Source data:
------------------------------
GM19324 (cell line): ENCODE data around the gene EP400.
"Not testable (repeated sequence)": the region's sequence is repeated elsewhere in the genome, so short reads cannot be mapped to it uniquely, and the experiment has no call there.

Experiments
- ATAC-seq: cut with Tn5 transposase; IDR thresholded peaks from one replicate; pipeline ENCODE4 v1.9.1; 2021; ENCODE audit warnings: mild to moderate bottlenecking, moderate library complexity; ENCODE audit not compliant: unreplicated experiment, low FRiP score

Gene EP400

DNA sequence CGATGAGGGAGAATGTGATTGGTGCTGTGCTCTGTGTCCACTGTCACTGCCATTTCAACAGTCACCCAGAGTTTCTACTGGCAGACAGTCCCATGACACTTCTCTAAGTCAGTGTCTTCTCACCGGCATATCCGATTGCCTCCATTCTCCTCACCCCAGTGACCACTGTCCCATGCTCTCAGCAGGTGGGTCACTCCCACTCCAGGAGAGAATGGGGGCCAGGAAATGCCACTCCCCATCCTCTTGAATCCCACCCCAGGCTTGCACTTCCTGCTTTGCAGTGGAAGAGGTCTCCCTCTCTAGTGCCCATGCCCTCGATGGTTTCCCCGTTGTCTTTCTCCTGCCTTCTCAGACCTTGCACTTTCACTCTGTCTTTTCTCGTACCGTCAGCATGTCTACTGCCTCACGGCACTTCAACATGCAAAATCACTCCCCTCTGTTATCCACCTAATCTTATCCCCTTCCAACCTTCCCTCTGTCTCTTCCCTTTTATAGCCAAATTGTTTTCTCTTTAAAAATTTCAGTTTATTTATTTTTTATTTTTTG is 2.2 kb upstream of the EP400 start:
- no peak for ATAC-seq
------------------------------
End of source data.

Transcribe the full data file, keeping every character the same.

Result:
GM19324 (cell line): ENCODE data around the gene EP400.
"Not testable (repeated sequence)": the region's sequence is repeated elsewhere in the genome, so short reads cannot be mapped to it uniquely, and the experiment has no call there.

Experiments
- ATAC-seq: cut with Tn5 transposase; IDR thresholded peaks from one replicate; pipeline ENCODE4 v1.9.1; 2021; ENCODE audit warnings: mild to moderate bottlenecking, moderate library complexity; ENCODE audit not compliant: unreplicated experiment, low FRiP score

Gene EP400

DNA sequence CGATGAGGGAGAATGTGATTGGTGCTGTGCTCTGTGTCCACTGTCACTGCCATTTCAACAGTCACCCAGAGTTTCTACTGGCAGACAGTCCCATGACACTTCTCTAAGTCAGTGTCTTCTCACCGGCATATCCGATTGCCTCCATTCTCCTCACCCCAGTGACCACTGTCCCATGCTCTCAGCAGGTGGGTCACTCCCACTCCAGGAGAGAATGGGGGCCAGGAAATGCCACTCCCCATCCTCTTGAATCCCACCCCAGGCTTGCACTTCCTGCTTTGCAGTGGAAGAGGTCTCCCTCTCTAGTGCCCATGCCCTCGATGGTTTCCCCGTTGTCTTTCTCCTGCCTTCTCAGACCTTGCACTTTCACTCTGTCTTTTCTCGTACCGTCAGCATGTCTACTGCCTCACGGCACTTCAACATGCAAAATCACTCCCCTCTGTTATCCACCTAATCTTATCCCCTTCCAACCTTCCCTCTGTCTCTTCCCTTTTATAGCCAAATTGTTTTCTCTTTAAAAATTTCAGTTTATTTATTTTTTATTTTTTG is 2.2 kb upstream of the EP400 start:
- no peak for ATAC-seq